Domino’s Pizza Japanese app features Vocaloid singer Hatsune Miku

Pretty cool: Domino’s Pizza goes all in on mobile tech wizardry — at least for its Japanese market — with a new app featuring Hatsune Miku, a Vocaloid, synthetic/anime J-pop persona that’s entirely digital. According to a new video that has Domino’s Japan CEO Scott Oelkers introducing the app, Domino’s staff came up with songs for the app, and the Vocaloid software program generated the singing by the animated star Miku. Pretty cool…. wonder if Domino’s will be able to come up with an English-language US version, and if young Americans would order their pizza from a singing app?

AF Reducer passes the taste test: I drank beer and didn’t get Asian Flush

AF Reducer prevents the "Asian Flush" caused by alcohol

I don’t drink, but it’s not because of moral objections or religion or prudishness. Like many Asians, I’m allergic to alcohol.

Specifically, I get the familiar “Asian Flush” after just a few sips of even beer. I drank when I was younger, but I felt self-conscious about my face turning red, my eyes glowing in the dark and my body getting splotchy like I rolled around in poison ivy.

It’s not fair: My dad used to drink like a fish and he didn’t get the Asian flush. My younger brother Glenn is blessed with the same ability to drink without the outward sunburned display; my older brother Gary turns red but it’s never stopped him from drinking.

As a high school student (yes, it’s true, I may have done some under-aged drinking… I blame my jock friends), I could never hide the fact that I may have sipped a beer or two. Even if I came home at 1 in the morning, my mom would be inside the front door or at the top of the steps. “You be drinky? she’d ask. “Uh, no mom, I don’t drink. I was just driving around the mountains with Bubba and John.” “Heh? You sure? You look like you be drinky…”

Damn. Busted.
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When I dream of sushi, I don’t dream of “Jiro Dreams of Sushi”

Jiro Ono (left) and his son, Yoshikazu.

Jiro Ono (left) and his son, Yoshikazu.

For the past year, people have been telling us to watch “Jiro Dreams of Sushi,” the 2011 documentary by David Gelb about Jiro Ono, the 85-year-old artisan sushi chef who operates a Michelin 3-star restaurant, Sukibayashi Jiro, tucked into a Tokyo underground station.

We finally saw it, and it’s a charming look at the very high end of sushi, not just as food, but as an artform. The sushi is served one piece at a time, meant to be swallowed whole, and whatever soy sauce or extra flavoring is required is brushed on by the chef before it’s placed on the customer’s plate. There are no small plates for soy sauce and wasabi to mix together at your discretion. The chef controls the experience from start to finish.

The film is also arty and deliberate in its pacing, with the telling modernist repetition of composer Philip Glass making up much of the soundtrack music. The documentary reveals the daily workings of the small restaurant and its autocratic owner Jiro and his aging son Yoshikazu who is waiting to take over when his father retires (and the younger son Takashi, who escaped to operate his own restaurant in the hip Roppongi district of the city).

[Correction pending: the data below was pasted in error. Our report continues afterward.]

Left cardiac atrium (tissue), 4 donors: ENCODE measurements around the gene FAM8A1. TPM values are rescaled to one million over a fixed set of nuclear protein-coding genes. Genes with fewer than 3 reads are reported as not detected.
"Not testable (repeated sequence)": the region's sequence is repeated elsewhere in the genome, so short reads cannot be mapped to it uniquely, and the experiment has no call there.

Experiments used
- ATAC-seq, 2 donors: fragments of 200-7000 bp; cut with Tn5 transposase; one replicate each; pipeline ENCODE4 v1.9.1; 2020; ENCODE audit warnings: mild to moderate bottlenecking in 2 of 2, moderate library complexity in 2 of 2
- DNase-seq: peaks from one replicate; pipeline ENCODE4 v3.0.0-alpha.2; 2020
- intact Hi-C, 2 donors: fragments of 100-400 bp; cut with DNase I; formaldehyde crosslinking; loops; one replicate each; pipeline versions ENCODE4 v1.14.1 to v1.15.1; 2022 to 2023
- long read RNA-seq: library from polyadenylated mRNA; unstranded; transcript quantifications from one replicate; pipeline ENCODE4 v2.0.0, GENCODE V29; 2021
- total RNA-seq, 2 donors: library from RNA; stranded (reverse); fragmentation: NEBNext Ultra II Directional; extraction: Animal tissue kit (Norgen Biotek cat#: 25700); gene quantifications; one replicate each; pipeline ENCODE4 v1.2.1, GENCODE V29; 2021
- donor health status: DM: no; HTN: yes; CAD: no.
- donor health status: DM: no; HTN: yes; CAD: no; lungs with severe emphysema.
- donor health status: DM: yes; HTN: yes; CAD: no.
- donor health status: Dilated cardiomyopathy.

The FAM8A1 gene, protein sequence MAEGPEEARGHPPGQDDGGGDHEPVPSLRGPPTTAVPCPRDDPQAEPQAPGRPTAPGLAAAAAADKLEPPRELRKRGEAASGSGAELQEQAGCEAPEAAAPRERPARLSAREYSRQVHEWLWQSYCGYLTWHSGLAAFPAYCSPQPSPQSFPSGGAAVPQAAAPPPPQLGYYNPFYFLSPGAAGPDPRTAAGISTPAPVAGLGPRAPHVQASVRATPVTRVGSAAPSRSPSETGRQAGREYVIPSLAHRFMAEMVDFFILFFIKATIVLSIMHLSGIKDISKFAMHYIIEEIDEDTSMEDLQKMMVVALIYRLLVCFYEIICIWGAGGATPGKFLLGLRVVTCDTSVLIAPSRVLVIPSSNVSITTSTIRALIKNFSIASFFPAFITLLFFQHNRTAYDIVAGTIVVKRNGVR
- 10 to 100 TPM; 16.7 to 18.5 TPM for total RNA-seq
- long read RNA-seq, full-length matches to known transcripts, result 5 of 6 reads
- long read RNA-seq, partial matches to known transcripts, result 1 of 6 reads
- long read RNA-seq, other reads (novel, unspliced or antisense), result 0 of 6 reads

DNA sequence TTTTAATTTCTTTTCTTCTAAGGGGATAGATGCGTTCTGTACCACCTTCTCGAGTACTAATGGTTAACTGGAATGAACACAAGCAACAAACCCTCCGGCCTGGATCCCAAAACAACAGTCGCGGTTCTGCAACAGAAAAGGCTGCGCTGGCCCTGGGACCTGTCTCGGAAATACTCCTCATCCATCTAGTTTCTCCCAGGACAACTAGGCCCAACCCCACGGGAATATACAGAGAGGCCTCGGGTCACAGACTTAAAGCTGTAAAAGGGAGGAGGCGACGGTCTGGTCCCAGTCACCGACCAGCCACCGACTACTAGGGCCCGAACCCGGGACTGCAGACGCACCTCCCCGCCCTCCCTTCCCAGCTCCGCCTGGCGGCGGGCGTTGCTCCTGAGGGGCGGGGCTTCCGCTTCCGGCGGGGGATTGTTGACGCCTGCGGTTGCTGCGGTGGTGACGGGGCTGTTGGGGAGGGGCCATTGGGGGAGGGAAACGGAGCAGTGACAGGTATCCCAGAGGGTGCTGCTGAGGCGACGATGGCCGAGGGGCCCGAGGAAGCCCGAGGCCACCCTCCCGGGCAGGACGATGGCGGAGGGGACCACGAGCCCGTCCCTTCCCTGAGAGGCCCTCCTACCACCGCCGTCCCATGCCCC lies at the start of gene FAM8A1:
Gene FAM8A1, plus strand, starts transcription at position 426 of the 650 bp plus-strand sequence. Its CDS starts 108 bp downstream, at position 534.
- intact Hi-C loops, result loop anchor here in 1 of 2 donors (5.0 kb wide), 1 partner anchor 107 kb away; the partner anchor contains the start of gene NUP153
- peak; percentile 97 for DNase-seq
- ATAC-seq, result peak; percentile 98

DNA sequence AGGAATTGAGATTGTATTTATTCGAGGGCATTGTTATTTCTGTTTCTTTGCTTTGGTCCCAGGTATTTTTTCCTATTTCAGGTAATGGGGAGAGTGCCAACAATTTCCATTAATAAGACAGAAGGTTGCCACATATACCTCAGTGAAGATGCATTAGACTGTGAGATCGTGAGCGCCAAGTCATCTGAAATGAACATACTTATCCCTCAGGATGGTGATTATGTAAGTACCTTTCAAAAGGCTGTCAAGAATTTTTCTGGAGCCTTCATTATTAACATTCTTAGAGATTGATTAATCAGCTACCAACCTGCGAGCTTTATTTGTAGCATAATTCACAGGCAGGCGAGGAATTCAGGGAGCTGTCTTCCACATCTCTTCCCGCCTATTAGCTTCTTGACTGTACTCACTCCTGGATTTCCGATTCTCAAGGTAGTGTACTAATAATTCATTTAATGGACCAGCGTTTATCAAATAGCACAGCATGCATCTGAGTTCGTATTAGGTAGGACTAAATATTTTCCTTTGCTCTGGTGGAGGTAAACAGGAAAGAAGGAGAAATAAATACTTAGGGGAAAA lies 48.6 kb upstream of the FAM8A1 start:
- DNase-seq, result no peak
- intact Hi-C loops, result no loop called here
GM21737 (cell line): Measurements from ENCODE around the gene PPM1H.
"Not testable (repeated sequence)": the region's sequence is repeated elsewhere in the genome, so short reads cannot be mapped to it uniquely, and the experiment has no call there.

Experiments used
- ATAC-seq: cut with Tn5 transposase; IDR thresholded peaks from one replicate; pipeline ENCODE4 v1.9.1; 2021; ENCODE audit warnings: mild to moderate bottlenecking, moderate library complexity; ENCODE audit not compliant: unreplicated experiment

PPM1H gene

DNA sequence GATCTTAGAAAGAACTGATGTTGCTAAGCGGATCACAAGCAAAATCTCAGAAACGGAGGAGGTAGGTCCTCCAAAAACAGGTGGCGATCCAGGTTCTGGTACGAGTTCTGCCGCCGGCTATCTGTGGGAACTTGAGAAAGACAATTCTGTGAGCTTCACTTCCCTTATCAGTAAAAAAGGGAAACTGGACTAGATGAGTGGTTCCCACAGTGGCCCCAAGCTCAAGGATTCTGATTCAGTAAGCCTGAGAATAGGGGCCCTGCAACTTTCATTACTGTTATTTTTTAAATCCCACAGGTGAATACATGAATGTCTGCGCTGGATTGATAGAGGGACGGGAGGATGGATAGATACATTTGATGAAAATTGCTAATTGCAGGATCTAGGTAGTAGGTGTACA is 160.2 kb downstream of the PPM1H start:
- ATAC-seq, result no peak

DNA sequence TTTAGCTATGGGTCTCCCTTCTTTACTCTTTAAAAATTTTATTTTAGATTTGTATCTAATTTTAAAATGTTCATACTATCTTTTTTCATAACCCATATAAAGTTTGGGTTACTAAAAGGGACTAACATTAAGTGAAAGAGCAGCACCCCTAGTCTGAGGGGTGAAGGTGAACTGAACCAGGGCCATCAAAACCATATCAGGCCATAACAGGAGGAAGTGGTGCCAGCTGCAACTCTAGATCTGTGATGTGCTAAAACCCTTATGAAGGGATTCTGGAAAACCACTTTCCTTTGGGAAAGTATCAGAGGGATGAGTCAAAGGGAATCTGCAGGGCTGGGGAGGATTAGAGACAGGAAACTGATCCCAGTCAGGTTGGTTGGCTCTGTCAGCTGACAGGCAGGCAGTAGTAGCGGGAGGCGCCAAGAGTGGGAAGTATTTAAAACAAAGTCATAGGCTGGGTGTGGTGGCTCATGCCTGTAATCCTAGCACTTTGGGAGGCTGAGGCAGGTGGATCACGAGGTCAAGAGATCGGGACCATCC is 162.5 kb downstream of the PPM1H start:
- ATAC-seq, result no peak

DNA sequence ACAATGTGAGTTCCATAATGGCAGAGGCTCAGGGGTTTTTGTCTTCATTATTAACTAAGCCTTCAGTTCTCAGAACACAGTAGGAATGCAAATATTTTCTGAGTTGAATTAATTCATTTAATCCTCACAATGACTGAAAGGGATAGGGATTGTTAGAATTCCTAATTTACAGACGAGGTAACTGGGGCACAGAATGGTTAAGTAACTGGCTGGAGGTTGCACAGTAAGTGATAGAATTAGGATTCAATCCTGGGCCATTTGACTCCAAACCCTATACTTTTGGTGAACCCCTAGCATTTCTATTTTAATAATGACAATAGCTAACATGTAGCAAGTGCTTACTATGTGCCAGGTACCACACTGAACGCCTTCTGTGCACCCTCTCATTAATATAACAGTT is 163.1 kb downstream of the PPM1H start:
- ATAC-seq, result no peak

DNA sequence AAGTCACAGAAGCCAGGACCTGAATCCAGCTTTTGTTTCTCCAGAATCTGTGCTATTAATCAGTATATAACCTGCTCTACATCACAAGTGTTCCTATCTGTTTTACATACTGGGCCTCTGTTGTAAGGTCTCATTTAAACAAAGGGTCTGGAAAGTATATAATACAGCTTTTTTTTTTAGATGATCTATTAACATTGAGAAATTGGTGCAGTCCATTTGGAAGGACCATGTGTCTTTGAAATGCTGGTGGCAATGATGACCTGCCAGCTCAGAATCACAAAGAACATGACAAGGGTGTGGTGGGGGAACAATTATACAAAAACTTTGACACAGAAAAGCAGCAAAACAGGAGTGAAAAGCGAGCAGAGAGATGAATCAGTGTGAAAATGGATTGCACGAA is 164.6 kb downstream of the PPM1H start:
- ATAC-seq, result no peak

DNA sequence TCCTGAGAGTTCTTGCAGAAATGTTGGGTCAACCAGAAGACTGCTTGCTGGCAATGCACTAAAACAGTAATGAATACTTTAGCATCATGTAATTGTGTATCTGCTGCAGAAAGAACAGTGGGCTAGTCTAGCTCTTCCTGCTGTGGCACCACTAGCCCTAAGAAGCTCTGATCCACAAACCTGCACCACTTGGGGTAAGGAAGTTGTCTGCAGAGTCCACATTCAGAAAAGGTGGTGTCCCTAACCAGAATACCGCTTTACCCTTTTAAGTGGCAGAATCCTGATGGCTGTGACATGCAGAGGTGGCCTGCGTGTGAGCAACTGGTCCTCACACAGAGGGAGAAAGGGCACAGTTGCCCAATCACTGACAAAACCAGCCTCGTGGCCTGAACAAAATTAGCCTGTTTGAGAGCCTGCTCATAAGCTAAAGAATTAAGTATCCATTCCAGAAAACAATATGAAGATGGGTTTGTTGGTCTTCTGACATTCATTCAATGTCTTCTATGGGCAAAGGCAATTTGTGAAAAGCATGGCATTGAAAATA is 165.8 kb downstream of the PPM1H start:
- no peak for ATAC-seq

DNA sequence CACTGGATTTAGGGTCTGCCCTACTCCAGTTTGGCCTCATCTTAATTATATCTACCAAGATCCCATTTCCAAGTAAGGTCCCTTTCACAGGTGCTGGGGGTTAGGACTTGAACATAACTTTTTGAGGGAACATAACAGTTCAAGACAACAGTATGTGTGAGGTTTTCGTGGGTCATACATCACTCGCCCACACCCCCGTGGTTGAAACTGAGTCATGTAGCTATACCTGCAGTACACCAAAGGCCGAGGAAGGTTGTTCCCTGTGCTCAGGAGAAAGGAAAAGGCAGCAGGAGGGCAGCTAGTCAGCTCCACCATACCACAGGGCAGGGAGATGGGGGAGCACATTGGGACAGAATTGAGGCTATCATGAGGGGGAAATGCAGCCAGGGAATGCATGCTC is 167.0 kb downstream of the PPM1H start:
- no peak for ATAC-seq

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Japanese Americans, Chinese food and our sense of community

Lao Wang Noodle House

Mmmmm. Chinese food. Just thinking about Lao Wang Noodle House in Denver, which I swear serves the best dumplings in the universe (it’s where the photo above was taken) gets my mouth watering. It’s a tiny hole-in-the-wall tucked into a tiny strip mall along the South Federal Asian strip of mostly Vietnamese eateries. It’s run by an elderly couple who can be cranky (“We’re closed,” we were told gruffly on one visit even though they were supposed to be open another hour) but who hand-make dumplings that are to die for. The food is authentic, and no-frills, like the service.

But we also love American Chinese food. One of our favorites is the suburban Arvada restaurant Tea Garden. There are also some terrific eateries that serve authentic Chinese cuisine, like you might get in China: China Gourmet in Boulder and the larger, fancier Spice China in Superior are operated by the same family.

Authentic or American Chinese, we love Chinese food. Takeout, eat-in, delivered.
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Rice and tea have been and always will be mainstays of Asian culture

15 cups of riceI’m not much of a churchgoer, but I’ve attended and volunteered at events at both the Denver Buddhist Temple, and the Simpson Methodist Church, which are both focal points of the local Japanese and Japanese American communities. A couple of weeks ago, I was part of the Mile High JACL‘s Fall Festival team, and spent a long day cooking (and cleaning) at Simpson Methodist Church.

Both churches hold lots of cultural events, and like any church or temple probably throughout the world, both have fully-equipped kitchens. As we prepped for the food orders to come in, I realized that even though I’m not part of either church’s community, I’m Japanese in my cultural DNA. When I was told to wash 15 cups of rice in one of the banks of rice cookers against one wall in the back room behind the kitchen, I knew what to do without anyone explaining.
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